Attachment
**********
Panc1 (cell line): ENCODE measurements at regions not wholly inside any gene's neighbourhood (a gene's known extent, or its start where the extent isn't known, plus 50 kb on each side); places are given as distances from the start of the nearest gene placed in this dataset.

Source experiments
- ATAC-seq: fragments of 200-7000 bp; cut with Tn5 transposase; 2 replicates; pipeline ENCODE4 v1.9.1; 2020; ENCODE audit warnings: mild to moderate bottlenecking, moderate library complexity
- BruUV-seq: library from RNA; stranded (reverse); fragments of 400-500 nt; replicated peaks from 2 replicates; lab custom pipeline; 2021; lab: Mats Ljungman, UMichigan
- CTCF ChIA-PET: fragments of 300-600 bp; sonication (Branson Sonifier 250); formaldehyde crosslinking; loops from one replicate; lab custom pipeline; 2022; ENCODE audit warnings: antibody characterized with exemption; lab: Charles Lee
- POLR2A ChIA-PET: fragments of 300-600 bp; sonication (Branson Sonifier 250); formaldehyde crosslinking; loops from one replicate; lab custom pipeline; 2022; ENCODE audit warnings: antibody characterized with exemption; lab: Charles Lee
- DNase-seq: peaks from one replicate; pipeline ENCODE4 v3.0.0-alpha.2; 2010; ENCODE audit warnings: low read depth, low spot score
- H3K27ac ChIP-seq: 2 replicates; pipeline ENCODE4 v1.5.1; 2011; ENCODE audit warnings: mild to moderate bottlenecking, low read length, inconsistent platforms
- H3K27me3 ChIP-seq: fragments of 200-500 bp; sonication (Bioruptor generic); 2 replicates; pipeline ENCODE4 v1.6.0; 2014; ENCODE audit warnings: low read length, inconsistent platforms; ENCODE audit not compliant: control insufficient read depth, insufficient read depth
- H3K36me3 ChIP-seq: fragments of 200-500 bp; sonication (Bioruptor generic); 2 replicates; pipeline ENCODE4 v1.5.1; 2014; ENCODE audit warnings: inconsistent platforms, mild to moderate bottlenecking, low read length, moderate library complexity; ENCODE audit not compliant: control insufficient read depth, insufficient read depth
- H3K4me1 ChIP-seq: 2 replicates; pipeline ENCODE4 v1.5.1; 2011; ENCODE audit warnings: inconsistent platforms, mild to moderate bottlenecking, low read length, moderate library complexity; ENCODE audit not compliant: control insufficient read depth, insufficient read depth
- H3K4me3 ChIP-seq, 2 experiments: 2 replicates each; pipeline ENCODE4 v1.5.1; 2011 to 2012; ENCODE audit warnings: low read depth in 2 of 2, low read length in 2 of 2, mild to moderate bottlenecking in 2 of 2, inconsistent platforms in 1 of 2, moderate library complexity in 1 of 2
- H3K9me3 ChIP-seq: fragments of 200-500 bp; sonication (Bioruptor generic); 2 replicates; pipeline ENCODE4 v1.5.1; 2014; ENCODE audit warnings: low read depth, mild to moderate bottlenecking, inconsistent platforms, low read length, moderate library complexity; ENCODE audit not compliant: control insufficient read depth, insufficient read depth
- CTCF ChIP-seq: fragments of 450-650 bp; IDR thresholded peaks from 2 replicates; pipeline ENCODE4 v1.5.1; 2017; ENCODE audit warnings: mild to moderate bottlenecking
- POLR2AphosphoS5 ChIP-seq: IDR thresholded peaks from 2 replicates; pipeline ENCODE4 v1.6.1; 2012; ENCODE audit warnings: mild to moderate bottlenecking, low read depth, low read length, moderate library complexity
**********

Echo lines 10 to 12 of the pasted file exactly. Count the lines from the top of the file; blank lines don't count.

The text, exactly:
- H3K36me3 ChIP-seq: fragments of 200-500 bp; sonication (Bioruptor generic); 2 replicates; pipeline ENCODE4 v1.5.1; 2014; ENCODE audit warnings: inconsistent platforms, mild to moderate bottlenecking, low read length, moderate library complexity; ENCODE audit not compliant: control insufficient read depth, insufficient read depth
- H3K4me1 ChIP-seq: 2 replicates; pipeline ENCODE4 v1.5.1; 2011; ENCODE audit warnings: inconsistent platforms, mild to moderate bottlenecking, low read length, moderate library complexity; ENCODE audit not compliant: control insufficient read depth, insufficient read depth
- H3K4me3 ChIP-seq, 2 experiments: 2 replicates each; pipeline ENCODE4 v1.5.1; 2011 to 2012; ENCODE audit warnings: low read depth in 2 of 2, low read length in 2 of 2, mild to moderate bottlenecking in 2 of 2, inconsistent platforms in 1 of 2, moderate library complexity in 1 of 2